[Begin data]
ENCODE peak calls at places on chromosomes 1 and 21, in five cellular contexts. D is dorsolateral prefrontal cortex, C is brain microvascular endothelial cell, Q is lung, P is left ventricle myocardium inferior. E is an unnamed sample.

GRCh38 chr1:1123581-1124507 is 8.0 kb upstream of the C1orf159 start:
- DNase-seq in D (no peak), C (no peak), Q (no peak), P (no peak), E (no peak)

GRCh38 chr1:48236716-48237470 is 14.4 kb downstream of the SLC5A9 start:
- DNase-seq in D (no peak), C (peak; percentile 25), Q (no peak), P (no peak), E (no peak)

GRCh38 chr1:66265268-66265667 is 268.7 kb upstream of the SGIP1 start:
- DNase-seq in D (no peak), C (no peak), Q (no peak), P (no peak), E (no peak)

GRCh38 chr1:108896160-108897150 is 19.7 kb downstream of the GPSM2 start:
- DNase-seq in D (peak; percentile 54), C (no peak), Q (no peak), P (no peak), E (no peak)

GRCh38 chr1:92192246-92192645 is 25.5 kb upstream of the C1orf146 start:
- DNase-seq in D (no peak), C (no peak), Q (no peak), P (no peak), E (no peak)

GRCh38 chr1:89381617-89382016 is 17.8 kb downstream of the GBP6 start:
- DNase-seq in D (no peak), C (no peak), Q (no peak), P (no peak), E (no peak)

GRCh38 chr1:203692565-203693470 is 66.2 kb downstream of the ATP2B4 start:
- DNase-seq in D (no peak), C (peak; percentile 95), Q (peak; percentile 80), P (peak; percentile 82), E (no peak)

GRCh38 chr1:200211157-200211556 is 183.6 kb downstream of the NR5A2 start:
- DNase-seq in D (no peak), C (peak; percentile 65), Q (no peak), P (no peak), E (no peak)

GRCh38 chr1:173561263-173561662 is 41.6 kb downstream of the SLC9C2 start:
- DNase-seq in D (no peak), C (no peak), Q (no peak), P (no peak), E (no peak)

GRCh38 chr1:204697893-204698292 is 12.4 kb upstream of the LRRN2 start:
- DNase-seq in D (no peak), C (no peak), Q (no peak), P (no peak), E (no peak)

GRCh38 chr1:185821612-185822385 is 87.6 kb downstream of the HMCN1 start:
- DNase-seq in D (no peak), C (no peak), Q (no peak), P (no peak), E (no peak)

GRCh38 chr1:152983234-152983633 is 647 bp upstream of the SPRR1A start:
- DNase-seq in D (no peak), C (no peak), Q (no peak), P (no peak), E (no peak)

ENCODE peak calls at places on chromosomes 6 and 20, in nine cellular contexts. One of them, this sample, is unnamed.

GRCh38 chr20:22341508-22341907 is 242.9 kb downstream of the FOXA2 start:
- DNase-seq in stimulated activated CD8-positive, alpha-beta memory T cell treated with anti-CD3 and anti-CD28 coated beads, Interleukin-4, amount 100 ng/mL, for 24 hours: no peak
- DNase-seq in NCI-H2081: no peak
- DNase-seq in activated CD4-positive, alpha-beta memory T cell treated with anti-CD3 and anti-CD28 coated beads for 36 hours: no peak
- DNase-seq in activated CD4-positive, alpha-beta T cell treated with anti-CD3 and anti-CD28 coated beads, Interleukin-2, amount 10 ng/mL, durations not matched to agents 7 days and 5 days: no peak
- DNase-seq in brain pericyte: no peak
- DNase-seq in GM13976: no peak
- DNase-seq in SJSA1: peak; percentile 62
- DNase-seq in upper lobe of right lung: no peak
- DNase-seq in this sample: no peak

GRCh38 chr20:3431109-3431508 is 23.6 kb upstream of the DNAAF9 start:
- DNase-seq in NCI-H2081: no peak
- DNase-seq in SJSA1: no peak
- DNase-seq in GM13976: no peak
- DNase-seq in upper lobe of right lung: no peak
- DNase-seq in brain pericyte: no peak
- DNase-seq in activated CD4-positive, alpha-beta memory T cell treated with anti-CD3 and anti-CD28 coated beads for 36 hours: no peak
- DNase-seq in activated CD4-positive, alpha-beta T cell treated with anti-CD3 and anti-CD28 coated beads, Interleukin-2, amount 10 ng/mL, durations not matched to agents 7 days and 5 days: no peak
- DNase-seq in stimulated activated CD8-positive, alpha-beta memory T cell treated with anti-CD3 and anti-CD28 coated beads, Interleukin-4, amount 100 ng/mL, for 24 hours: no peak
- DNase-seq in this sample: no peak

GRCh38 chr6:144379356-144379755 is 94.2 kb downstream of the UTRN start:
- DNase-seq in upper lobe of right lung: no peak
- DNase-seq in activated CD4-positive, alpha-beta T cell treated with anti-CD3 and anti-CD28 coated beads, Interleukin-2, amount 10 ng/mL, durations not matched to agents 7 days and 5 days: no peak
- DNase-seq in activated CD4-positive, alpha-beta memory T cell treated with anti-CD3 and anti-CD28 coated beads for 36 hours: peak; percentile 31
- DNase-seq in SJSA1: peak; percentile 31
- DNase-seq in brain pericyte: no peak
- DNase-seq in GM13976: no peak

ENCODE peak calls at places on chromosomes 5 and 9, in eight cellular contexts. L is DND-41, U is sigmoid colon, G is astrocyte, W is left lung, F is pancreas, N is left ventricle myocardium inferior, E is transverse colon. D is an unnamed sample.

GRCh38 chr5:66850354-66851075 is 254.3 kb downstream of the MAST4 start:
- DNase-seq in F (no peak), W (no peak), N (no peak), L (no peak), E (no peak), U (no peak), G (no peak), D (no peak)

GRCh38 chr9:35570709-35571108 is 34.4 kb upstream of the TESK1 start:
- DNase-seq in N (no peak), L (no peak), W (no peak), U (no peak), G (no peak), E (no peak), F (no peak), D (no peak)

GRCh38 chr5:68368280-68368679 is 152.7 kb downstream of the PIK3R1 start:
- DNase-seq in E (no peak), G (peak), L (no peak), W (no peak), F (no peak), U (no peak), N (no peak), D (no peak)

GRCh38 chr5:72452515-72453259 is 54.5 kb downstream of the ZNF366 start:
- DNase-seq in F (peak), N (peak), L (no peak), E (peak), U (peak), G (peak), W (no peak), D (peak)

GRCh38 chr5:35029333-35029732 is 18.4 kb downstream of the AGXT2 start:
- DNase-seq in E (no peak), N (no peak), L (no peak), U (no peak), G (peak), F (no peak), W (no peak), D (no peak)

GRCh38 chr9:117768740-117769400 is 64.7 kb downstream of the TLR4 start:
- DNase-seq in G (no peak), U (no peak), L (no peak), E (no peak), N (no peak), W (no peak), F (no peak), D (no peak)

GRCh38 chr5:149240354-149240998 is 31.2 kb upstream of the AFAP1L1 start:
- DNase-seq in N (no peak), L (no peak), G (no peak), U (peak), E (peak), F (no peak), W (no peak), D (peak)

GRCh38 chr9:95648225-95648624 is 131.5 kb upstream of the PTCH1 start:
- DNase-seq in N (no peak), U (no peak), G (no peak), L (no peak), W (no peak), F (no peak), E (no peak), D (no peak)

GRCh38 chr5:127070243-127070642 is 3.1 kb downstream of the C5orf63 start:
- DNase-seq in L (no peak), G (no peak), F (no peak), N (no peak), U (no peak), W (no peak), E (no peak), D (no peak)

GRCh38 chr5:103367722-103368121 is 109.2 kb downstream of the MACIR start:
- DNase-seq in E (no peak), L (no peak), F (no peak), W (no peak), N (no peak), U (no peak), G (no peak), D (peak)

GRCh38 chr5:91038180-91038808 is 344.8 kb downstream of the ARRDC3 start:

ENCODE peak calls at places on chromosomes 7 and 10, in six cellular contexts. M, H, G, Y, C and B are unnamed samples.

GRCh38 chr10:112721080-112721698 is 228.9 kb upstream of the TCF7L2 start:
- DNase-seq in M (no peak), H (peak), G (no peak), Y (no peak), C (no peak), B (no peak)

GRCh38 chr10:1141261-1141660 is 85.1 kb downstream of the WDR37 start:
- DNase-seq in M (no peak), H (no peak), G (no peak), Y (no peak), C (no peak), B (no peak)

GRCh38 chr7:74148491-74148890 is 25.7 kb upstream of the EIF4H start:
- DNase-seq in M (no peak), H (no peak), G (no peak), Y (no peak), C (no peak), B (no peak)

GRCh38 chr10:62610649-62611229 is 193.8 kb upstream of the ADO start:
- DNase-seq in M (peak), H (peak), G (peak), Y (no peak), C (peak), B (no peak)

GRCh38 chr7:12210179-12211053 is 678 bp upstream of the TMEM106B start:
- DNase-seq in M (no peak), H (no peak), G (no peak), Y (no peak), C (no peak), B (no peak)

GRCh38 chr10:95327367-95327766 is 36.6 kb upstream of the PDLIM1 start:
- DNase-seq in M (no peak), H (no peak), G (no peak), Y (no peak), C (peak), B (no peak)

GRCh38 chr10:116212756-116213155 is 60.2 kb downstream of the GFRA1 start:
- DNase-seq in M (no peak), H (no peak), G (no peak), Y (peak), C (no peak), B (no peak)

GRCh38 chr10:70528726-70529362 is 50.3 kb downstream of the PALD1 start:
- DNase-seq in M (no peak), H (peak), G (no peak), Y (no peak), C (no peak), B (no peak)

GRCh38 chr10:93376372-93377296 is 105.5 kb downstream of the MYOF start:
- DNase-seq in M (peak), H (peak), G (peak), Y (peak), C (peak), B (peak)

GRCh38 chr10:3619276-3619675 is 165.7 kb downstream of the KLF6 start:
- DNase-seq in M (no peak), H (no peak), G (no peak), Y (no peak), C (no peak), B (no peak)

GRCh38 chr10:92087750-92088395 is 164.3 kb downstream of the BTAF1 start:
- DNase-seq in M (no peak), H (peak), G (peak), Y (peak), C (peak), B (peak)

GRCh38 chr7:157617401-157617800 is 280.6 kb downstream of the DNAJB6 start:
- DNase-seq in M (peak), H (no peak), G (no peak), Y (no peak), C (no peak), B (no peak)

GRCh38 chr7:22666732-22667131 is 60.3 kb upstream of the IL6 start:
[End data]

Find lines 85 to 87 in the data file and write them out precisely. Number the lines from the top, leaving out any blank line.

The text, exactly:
GRCh38 chr7:12210179-12211053 is 678 bp upstream of the TMEM106B start:
- DNase-seq in M (no peak), H (no peak), G (no peak), Y (no peak), C (no peak), B (no peak)

GRCh38 chr10:95327367-95327766 is 36.6 kb upstream of the PDLIM1 start: